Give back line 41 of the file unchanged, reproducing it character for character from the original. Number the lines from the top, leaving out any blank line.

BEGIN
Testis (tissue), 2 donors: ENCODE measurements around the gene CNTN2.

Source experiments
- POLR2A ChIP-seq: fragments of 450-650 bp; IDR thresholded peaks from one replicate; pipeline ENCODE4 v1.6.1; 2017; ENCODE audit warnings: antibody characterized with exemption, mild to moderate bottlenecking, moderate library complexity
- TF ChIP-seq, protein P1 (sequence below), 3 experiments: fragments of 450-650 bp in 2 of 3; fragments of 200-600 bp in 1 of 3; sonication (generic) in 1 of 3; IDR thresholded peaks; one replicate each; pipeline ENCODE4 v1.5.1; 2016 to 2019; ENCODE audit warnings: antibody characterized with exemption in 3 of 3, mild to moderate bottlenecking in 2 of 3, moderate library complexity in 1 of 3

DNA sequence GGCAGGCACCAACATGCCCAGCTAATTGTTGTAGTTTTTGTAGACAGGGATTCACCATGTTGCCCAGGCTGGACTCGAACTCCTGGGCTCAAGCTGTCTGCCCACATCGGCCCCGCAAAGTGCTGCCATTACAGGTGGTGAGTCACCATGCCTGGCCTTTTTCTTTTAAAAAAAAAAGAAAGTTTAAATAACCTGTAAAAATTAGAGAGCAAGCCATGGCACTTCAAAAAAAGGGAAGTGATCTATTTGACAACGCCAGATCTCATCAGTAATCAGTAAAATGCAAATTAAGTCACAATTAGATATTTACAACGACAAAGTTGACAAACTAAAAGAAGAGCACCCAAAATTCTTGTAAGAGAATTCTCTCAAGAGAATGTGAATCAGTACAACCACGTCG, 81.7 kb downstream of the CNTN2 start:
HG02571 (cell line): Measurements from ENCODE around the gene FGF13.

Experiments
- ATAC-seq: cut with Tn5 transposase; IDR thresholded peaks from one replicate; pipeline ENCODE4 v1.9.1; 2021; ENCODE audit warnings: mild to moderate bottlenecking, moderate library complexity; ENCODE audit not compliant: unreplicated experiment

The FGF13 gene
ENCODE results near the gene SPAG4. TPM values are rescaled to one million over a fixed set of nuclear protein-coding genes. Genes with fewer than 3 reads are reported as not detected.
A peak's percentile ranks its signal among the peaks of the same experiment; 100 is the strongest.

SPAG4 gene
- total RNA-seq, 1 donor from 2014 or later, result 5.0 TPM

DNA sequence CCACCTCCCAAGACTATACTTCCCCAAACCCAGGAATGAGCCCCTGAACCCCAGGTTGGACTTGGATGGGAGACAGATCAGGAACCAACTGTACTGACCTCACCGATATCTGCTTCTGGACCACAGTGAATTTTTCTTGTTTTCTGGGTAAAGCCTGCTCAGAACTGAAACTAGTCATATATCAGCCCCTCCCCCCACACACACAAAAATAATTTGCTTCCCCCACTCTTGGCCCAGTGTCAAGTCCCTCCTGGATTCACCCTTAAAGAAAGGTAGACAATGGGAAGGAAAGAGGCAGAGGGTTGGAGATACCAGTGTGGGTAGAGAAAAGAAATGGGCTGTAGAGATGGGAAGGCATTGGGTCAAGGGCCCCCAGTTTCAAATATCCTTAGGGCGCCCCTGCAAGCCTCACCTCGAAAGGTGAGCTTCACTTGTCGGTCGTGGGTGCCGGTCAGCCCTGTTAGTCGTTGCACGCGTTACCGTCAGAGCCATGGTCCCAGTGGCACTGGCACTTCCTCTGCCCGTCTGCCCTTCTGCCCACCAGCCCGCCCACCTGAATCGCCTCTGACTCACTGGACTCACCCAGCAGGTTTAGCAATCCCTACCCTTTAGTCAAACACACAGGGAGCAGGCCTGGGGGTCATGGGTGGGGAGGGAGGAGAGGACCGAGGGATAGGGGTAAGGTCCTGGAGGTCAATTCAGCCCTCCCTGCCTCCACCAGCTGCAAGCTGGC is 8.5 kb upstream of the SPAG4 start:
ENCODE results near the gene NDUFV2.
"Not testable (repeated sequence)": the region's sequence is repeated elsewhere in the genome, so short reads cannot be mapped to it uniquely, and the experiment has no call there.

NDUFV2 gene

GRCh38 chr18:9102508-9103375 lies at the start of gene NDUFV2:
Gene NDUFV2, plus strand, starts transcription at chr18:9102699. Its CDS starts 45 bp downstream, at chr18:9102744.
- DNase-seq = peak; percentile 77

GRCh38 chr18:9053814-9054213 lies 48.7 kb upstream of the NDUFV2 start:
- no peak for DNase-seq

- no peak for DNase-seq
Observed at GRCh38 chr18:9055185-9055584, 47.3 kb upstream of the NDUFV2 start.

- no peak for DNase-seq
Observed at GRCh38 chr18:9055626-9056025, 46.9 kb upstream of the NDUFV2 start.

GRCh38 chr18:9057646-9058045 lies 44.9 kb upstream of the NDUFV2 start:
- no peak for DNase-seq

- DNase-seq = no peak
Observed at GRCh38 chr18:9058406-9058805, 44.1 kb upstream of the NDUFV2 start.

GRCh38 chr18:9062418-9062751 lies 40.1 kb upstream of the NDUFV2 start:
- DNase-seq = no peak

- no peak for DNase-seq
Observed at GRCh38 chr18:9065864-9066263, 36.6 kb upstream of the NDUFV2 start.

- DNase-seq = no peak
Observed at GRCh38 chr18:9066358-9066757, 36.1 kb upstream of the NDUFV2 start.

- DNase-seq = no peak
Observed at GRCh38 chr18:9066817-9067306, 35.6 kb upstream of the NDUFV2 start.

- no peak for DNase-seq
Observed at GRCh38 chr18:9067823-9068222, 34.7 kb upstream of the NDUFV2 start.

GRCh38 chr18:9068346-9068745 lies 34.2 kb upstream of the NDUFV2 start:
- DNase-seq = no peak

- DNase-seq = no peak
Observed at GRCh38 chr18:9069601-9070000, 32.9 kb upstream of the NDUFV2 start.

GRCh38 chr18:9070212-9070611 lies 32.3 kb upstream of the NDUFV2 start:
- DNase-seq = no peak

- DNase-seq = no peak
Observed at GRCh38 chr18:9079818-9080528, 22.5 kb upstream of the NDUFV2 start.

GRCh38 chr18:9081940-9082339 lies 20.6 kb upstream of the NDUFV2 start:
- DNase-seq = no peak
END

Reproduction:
GRCh38 chr18:9068346-9068745 lies 34.2 kb upstream of the NDUFV2 start: